As a housing counselor for Bishop Sheen Ecumenical Housing Foundation Inc., Deborah Harris often gets phone calls from people with questions on a wide variety of housing-related issues. Some of those people call Harris because they think they’ve been discriminated against when they were trying to rent or buy a place to live.
“A family calls and says, ‘I seem to have this issue with our landlord,’ or with the lender. We react to it,” Harris said.
Harris said she usually reacts by asking for more information so she can determine whether a person was discriminated against. If this seems likely, Harris will then tell the person how to best remedy the situation, which often means referring them to the Fair Housing Enforcement Project.
The Fair Housing Enforcement Project is a joint project of Monroe County Legal Assistance Center and Legal Assistance of Western New York and is funded by the federal Department of Housing and Urban Development. It was founded in 1998 to reduce the amount of illegal housing discrimination in the region and increase compliance with the federal Fair Housing Act, according to Valencia Metcalf, the project’s communications coordinator.
The Fair Housing Act was passed by Congress in 1968 and amended in 1988, and it prohibits housing discrimination on the basis of one’s race, color, national origin, familial status, disability, religion and gender, Metcalf said. Fair Housing Enforcement Project staff members look into complaints about possible discrimination, and if they determine the complaints are founded, staff attorneys will file those cases in federal court.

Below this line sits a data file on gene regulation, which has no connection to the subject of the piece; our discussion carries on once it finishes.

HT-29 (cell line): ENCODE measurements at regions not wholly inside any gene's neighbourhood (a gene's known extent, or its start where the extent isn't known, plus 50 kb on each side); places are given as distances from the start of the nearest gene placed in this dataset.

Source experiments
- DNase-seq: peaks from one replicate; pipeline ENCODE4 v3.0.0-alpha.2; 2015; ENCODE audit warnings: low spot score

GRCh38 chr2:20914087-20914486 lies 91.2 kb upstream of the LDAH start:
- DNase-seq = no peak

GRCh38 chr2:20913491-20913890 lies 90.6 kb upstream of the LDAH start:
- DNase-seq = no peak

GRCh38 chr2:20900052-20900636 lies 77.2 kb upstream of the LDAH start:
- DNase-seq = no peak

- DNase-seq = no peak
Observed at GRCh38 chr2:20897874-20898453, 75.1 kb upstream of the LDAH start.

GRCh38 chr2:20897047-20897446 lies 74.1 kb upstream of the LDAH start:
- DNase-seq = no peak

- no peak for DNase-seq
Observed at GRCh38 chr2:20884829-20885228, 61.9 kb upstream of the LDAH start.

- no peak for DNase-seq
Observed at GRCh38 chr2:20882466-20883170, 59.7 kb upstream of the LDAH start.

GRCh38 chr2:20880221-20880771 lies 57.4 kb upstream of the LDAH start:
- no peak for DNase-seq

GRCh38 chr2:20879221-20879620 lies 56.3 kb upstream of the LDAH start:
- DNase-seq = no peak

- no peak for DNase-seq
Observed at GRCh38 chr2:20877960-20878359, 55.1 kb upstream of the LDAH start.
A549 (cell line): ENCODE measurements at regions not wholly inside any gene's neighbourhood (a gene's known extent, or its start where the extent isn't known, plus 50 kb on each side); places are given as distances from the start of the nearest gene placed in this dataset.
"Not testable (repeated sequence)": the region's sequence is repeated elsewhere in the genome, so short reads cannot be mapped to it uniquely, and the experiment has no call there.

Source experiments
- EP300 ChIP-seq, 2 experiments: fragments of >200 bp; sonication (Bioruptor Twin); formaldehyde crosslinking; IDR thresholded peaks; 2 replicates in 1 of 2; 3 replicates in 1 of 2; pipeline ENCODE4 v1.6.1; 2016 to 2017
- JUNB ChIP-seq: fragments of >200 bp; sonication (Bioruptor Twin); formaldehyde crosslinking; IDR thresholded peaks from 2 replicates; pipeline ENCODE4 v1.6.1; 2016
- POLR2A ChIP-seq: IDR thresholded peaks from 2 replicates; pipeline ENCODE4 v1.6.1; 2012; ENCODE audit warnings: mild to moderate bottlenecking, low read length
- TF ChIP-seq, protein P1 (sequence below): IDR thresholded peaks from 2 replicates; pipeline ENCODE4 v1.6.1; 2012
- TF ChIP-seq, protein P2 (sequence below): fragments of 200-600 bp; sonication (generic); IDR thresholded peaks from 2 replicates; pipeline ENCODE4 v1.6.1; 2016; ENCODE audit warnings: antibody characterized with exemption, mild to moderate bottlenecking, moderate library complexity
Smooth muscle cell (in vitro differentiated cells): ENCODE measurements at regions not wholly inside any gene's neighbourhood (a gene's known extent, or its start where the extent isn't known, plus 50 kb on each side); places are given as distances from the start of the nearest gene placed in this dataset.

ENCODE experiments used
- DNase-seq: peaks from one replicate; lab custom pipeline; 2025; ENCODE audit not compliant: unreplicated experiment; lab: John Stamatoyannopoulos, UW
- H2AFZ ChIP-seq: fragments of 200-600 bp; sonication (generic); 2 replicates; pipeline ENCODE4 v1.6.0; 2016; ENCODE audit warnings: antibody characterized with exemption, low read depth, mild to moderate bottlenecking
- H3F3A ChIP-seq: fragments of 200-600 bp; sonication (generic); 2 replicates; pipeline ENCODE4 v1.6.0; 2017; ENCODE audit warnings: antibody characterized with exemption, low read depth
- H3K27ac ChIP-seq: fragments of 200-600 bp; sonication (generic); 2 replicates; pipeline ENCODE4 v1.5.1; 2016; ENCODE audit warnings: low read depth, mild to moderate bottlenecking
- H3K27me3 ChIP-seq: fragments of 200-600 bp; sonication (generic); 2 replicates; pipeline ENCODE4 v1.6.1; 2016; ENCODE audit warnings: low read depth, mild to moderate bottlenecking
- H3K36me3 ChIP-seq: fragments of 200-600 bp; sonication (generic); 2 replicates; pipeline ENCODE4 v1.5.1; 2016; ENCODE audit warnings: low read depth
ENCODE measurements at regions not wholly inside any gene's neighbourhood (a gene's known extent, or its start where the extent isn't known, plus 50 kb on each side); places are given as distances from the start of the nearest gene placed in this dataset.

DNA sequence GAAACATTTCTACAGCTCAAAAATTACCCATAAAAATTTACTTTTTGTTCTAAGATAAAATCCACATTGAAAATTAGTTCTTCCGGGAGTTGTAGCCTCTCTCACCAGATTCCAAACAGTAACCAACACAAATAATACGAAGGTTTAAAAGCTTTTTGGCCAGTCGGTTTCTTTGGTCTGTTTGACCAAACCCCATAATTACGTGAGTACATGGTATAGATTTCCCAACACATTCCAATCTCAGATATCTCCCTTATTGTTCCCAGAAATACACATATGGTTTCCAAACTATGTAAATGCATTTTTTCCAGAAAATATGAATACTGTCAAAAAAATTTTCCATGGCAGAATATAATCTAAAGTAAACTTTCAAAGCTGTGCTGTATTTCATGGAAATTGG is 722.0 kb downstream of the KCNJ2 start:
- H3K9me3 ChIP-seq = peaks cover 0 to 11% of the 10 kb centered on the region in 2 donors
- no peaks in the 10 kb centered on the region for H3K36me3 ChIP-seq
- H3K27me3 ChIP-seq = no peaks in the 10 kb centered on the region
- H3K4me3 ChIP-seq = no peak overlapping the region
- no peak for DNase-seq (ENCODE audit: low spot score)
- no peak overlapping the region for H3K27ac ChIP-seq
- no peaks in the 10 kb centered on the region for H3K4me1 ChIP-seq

“We investigate, we evaluate and we litigate. We enforce it, so we actually file the cases and do the litigation. Most of our cases are settled,” Metcalf said, noting the project has garnered nearly $1 million for its clients since 1998.
Landlords are discriminating against potential tenants if they falsely deny that housing is available to or if they refuse to sell or rent housing to people in the protected classes. Landlords also are guilty of discrimination if they set different terms or conditions for sale or rental for people in those protected classes, steer those people to other housing opportunities or provide different services or facilities for them, Metcalf said.
Landlords are not the only people who can be guilty of housing discrimination, however. Anyone who stands in the way of fair housing is guilty, such as a neighbor or tenant who threatens a landlord who is considering renting to a minority, Metcalf added.
The Fair Housing Enforcement Project usually investigates claims by sending its agents, or testers, to the landlord or seller in question to see how that landlord or seller treats them. Testers of different races, colors, national origins, genders, religions, familial statuses and disabilities can be sent to determine whether the landlord or seller is discriminating against certain groups, Metcalf said.
“Usually people don’t really have full evidence when they come to us. They just have a feeling,” she said.
Potential tenants and buyers sometimes don’t report discrimination because they’re more concerned with finding a place to live than they are with justice, Metcalf noted. These people move on to other places where they’ll be welcomed and accepted, she said, but they don’t realize that by allowing this discrimination to go unchecked they are perpetuating a vicious cycle that might one day affect their children.
People who feel discriminated against don’t have to bear the burden of proving this discrimination by themselves, however.
“It’s not your job to play detective,” Metcalf said. “If you feel that you’ve been discriminated against, call us and we’ll help you.”
EDITOR’S NOTE: For more information about the Fair Housing Enforcement Project, call 585/325-2500 or TTY 585/325-2547.